Alesia pointed out that the words “confederation” and “confederate” have historically racist associations, and wondered if it was time for COSA to update its name – to move away from a name that many would consider “outdated, offensive or racist,” and instead toward a name that would better represent the values that COSA and our members hold around “equity, diversity, inclusion and culturally-responsive practices.”

I contacted Alesia and let her know two things – first, that I appreciated her request and that I was taking it seriously, and, second, that a name change would require amending our Constitution and Bylaws through a process that would include consultation and engagement with the COSA Board of Directors and all COSA members.

After I received Alesia’s email, I sought out a number of the leaders of color in our organization to get their perspectives. Many told me that the “Confederation” in our organization’s name had been a barrier to their participation in our association and that they agreed the name should be changed.

I took Alesia’s request to the next meetings of the COSA Board of Directors and the COSA Equity Advisory Board, and together we developed a process for considering Constitution and Bylaws amendments to change the name of the organization.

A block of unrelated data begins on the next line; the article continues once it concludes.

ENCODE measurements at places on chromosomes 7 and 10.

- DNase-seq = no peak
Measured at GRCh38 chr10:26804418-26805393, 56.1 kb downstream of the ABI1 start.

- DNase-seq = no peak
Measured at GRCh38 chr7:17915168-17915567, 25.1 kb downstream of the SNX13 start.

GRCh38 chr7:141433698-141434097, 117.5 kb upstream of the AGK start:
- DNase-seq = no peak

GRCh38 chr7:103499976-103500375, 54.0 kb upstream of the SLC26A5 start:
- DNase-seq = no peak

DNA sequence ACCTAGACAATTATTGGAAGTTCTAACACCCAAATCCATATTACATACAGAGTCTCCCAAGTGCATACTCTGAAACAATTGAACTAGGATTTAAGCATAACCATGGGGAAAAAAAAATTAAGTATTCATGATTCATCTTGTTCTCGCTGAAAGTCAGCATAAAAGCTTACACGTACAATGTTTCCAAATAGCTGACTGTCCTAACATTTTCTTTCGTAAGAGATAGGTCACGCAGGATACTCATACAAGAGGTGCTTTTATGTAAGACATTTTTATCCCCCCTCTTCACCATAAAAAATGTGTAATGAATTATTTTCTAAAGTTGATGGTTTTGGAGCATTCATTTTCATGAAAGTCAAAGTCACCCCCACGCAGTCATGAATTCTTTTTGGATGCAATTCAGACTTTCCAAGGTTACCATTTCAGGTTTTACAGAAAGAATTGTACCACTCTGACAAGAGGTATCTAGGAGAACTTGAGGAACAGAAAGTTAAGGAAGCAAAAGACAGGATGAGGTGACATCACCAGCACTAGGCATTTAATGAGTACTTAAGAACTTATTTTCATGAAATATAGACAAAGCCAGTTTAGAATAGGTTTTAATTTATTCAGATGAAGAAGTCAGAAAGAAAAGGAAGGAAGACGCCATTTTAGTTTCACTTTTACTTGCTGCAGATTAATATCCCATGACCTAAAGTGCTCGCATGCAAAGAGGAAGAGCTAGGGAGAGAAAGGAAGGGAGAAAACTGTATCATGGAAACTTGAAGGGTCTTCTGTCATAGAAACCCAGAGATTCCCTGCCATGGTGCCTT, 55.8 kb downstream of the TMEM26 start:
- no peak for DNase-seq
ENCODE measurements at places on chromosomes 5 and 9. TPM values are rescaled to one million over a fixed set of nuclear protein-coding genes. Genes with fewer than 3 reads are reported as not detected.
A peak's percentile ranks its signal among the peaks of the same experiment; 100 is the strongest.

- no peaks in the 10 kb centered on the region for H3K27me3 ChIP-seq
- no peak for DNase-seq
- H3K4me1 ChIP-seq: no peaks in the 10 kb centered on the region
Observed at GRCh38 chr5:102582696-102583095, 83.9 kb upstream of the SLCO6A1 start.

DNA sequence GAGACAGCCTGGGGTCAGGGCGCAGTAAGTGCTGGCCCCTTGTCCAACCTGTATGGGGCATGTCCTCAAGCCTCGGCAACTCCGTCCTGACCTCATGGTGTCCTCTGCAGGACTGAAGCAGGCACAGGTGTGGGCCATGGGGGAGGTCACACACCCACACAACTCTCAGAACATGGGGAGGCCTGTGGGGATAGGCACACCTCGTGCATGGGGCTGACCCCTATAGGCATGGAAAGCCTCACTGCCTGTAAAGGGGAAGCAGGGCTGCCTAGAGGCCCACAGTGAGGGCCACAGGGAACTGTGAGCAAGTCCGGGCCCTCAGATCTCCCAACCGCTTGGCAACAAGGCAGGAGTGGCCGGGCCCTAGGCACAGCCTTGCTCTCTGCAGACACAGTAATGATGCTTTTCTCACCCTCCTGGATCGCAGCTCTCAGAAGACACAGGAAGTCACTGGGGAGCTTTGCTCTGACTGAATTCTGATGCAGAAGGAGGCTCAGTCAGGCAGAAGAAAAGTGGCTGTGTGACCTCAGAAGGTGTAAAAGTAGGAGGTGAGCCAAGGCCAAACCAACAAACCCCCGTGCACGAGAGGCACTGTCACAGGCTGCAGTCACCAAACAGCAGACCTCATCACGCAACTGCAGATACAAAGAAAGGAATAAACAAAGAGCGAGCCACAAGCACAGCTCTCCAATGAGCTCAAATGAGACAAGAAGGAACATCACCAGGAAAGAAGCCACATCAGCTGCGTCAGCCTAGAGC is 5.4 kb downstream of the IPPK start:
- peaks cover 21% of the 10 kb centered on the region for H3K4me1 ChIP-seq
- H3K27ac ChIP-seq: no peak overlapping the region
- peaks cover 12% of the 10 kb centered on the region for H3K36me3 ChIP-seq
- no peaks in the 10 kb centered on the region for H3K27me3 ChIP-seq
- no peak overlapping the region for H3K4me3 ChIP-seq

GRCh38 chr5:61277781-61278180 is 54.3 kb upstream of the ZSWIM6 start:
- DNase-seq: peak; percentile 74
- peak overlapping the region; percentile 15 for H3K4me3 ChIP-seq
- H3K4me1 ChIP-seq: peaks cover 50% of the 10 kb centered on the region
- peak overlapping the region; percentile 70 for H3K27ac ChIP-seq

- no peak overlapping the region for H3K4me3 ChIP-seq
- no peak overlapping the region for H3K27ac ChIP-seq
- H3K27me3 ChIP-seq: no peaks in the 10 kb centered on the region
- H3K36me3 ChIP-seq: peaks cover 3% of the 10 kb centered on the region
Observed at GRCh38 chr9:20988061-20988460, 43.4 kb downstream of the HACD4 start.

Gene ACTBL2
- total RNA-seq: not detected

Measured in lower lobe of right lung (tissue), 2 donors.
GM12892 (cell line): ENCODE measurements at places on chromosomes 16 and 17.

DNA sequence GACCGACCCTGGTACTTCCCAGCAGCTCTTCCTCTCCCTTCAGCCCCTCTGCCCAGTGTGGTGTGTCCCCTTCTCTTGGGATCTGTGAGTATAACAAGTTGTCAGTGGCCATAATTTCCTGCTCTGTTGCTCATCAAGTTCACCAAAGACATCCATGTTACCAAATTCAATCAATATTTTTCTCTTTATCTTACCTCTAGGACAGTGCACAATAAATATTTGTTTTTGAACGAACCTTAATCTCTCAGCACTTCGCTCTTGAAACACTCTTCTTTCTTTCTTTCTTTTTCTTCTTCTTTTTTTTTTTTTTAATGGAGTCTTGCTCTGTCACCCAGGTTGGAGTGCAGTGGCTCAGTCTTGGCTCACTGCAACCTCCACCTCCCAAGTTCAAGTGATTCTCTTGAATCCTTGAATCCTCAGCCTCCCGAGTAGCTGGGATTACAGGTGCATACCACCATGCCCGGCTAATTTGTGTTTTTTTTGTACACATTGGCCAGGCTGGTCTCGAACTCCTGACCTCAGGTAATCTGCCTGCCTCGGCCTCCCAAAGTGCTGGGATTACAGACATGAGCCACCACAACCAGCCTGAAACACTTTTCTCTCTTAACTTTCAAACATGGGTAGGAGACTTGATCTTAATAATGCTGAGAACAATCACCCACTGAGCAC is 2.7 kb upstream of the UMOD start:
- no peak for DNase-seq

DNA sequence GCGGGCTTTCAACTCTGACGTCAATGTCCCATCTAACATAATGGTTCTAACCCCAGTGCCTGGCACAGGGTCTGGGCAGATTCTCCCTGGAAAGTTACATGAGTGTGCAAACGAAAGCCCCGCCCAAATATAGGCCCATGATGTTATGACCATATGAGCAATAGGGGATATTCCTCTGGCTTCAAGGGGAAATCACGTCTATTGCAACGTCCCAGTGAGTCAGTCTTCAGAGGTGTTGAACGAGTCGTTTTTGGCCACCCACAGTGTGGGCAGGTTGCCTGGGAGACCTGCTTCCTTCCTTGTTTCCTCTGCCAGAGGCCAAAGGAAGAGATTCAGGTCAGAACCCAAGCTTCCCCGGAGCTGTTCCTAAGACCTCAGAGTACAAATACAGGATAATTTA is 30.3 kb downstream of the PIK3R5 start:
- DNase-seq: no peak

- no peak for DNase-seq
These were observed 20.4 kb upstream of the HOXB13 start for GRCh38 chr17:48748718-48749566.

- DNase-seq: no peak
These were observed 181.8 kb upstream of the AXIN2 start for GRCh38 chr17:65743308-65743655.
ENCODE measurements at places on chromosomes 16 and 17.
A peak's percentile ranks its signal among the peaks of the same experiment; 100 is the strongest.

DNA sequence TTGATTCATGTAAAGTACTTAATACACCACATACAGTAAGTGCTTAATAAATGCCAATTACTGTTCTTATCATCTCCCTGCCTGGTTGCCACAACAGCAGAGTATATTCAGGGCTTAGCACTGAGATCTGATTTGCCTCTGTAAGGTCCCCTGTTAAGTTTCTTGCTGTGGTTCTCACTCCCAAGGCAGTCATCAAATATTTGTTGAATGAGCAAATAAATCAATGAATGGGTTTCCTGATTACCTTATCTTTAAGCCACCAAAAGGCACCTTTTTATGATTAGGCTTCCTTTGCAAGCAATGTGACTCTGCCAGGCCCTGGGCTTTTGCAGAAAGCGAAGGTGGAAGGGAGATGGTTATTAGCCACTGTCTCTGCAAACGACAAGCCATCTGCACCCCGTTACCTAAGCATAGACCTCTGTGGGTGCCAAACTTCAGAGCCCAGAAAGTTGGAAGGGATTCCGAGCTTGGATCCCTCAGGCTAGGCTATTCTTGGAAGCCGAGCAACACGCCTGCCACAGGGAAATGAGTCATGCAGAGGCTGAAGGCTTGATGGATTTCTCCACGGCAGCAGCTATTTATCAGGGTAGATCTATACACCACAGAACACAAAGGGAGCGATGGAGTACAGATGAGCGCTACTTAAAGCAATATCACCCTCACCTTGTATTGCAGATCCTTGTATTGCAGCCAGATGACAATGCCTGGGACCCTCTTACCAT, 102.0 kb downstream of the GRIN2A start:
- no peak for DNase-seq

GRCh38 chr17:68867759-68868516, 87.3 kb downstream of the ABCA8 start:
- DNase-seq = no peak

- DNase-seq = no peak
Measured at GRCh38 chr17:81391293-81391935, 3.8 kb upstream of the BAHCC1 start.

In September, the COSA Board appointed a bylaws review committee and tasked them with bringing any draft amendments to the COSA Board meeting in December. The committee took a holistic view and recommended language that will strengthen and modernize our governing documents while also better reflecting the work that we do as an organization. The Board considered the draft amendments and voted unanimously to move them forward in the process. In addition to changing the “C” in COSA to “Coalition,” these amendments also include technical updates to reflect more current practice, such as updated anti-discrimination language. New additions also include specifically naming the COSA Equity Advisory Board as an official COSA committee with representation on the COSA Board of Directors, and new language acknowledging that students are at the center of our members’ work.

Sigh.  This brings us to our word of the week, confederation, which has absolutely nothing to do with the former Confederate States of America, racism, slavery, or the Civil War. In fact, the original 13 U.S. colonies ratified their union using a document known as the Articles of Confederation, long before the civil unrest of the 1860s. Why? Because this is the actual definition of the word confederation:

Confederation, n. : 1. a league or alliance for mutual support, 2. a group of confederates, especially of states more or less permanently united for common purposes.